Landaas & Company newsletter July edition now available.
Advisors on This Week’s Show
(with Max Hoelzl, Joel Dresang, engineered by Jason Scuglik)
Week in Review (July 19-23, 2021)
SIGNIFICANT ECONOMIC INDICATORS & REPORTS
The economic recession that started in February 2020 officially ended two months later, making it the shortest downturn in U.S. history, according to the National Bureau of Economic Research. The agency said based on various measures, the U.S. economy began its expansion cycle in April 2020. The 15 months it took the NBER to determine the end of the 2020 recession matched the deliberation taken to say that the Great Recession was over.
The U.S. housing market remained as hot as it has been since before the Great Recession, according to June estimates on housing starts and building permits. The Commerce Department said the annual rates of both new construction and future plans hit around 1.6 million, up more than 20% from the year before, when the economy was beginning to emerge from the pandemic-induced recession. Amid a longstanding short supply of housing, the rate of single-family units under construction reached 675,000 in June, the highest in almost 14 years.
No major announcements
The four-week moving average for initial unemployment claims rose for the third time in five weeks, though it was more than 1 million applications lower than the year before. The level was just 4% above the 54-year average, signaling recovery in the labor market since the 2020 downturn. The Labor Department reported 12.6 million claims for jobless benefits in the latest week, down from 13.8 million the previous week. About 73% of the latest claims were tied to pandemic assistance programs that expire in September.
As the pace of existing home sales rose for the first time in five months in June, the median price for a house rose 23.4%, the 112th consecutive year-to-year gain, according to the National Association of Realtors. The trade group said the annual sales rate of 5.86 million houses stayed above the level reached just before the pandemic. New construction contributed to a 3.3% boost in inventory from May. Still, the number of houses for sale dwindled at a mere 2.6-month supply. The typical house sold in 17 days in June, the lowest in nearly 30 years of data.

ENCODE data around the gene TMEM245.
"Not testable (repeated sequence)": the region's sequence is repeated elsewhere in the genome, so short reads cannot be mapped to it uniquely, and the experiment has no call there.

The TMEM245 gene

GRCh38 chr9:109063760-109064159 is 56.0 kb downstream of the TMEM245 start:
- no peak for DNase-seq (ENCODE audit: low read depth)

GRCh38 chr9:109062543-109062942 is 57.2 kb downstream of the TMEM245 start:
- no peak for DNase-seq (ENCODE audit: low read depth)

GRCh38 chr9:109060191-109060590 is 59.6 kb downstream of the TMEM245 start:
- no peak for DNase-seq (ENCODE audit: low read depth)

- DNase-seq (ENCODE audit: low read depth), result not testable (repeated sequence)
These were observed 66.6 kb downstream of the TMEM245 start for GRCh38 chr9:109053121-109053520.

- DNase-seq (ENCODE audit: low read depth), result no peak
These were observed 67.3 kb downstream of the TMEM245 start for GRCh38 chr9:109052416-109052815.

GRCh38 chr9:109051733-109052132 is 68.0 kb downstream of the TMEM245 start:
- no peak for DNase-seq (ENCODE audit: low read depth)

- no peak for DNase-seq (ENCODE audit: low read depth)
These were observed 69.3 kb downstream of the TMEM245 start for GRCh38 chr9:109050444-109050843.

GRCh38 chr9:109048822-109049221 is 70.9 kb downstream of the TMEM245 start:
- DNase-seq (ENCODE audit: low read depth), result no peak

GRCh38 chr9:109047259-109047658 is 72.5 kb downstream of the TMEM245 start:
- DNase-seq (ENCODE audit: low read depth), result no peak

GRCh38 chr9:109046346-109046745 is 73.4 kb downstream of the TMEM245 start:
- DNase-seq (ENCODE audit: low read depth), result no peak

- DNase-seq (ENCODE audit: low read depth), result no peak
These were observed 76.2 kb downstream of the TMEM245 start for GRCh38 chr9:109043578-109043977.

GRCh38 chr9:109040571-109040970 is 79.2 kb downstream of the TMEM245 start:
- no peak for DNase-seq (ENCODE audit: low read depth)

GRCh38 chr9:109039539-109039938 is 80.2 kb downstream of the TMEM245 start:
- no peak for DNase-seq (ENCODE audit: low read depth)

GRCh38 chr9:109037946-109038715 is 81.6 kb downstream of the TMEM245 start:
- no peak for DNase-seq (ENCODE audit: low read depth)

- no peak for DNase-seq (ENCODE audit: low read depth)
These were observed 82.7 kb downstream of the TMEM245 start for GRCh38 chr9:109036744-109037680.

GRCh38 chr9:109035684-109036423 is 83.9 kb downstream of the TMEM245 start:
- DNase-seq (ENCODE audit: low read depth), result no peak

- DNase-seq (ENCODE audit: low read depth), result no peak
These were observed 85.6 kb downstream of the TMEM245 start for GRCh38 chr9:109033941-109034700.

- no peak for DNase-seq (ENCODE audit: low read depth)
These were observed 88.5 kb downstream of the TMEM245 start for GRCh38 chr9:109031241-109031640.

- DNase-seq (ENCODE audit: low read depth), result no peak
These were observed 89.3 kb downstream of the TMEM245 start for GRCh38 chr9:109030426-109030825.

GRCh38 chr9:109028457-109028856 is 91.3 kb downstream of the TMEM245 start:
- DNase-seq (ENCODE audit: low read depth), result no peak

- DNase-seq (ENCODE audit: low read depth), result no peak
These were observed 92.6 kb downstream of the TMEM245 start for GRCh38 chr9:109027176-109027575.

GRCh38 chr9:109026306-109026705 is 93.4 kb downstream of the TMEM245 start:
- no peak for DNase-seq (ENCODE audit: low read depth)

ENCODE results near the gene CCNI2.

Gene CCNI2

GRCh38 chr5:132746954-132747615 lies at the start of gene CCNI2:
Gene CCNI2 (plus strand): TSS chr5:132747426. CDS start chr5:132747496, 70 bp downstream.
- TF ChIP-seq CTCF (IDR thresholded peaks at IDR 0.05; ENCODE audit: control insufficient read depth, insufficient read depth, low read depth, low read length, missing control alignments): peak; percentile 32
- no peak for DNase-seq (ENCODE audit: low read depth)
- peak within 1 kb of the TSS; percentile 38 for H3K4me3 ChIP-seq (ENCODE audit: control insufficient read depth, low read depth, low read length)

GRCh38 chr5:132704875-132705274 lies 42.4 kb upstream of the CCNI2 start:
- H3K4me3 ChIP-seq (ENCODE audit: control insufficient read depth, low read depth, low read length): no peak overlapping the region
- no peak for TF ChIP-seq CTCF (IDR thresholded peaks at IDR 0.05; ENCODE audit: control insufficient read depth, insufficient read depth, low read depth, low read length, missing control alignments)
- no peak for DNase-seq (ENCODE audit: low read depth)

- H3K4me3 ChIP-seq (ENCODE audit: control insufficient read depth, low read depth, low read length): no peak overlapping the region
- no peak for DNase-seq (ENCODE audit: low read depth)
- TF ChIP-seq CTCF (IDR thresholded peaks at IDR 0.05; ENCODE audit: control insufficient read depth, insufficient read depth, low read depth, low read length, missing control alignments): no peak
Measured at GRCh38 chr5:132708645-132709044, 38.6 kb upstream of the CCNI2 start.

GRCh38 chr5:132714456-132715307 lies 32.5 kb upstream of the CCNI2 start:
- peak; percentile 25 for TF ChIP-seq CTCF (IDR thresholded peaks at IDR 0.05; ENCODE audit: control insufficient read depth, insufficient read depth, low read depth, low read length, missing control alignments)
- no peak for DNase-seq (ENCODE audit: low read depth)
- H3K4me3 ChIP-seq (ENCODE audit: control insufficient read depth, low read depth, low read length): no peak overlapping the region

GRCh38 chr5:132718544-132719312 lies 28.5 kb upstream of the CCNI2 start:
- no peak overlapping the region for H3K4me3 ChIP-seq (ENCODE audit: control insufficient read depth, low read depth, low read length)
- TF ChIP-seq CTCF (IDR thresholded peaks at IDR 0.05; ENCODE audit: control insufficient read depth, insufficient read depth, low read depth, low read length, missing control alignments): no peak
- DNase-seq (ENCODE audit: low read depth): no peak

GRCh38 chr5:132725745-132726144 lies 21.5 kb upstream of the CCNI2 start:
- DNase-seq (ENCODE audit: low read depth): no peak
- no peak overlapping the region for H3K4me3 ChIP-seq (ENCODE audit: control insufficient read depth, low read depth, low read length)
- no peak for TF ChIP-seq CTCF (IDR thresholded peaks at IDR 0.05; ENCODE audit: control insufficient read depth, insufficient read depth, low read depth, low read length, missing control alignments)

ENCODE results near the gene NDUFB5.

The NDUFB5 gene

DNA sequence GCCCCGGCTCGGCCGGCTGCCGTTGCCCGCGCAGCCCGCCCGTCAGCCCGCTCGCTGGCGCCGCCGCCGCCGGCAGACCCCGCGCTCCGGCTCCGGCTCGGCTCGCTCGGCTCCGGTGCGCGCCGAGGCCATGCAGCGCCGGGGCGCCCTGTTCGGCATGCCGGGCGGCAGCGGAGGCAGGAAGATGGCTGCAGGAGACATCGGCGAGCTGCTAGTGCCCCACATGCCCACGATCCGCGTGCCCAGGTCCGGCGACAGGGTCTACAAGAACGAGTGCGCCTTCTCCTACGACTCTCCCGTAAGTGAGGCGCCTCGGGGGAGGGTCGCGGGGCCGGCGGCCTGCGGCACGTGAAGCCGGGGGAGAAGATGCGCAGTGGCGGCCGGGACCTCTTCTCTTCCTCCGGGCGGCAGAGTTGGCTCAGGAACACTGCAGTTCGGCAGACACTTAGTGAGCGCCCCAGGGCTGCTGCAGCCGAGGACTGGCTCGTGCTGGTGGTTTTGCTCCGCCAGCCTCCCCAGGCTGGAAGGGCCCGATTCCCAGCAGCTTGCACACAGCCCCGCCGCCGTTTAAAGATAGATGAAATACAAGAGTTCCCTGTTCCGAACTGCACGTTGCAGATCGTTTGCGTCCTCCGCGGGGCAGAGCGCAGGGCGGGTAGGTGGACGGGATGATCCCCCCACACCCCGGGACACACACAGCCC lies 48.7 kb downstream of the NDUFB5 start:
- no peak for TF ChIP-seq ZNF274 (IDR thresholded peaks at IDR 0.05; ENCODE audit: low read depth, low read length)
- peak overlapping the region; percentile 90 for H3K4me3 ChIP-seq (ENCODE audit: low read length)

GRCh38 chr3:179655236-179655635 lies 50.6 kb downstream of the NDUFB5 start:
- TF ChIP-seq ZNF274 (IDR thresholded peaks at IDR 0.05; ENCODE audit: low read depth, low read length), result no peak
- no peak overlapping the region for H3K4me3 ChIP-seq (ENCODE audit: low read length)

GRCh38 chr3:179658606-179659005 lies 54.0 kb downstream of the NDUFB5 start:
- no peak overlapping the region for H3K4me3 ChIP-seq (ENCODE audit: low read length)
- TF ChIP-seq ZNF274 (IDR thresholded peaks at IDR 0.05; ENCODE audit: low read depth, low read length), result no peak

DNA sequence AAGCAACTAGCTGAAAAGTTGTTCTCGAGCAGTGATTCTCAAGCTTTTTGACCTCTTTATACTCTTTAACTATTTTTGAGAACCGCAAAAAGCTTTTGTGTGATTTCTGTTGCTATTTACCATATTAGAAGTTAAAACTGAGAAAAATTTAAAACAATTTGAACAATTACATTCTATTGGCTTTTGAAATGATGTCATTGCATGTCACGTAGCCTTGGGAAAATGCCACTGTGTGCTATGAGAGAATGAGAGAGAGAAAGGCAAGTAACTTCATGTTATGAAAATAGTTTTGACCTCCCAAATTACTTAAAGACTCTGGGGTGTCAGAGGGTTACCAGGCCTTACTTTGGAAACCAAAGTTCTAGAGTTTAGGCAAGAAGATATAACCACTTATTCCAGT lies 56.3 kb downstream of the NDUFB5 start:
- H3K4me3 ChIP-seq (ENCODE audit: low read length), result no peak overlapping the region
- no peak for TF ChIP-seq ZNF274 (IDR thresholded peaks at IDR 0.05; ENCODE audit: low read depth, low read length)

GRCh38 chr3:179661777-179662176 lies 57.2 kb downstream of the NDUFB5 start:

The Conference Board said its index of leading economic indicators rose 0.7% after gains of 1.2% in May and 1.3% in April. Despite the deceleration, the business research group said indicators suggested continued broad growth in the economy with only housing permits and the average workweek declining from May. The group forecast a 6.6% expansion in inflation-adjusted GDP for 2021, which would be the fastest growth since 1984. It said GDP would rise 3.8% in 2022.
No major announcements
MARKET CLOSINGS FOR THE WEEK
- Nasdaq – 14837, up 410 points or 2.8%
- Standard & Poor’s 500 – 4412, up 85 points or 2%
- Dow Jones Industrial – 35062, up 374 points or 1.1%
- 10-year U.S. Treasury Note – 1.29%, down 0.01 point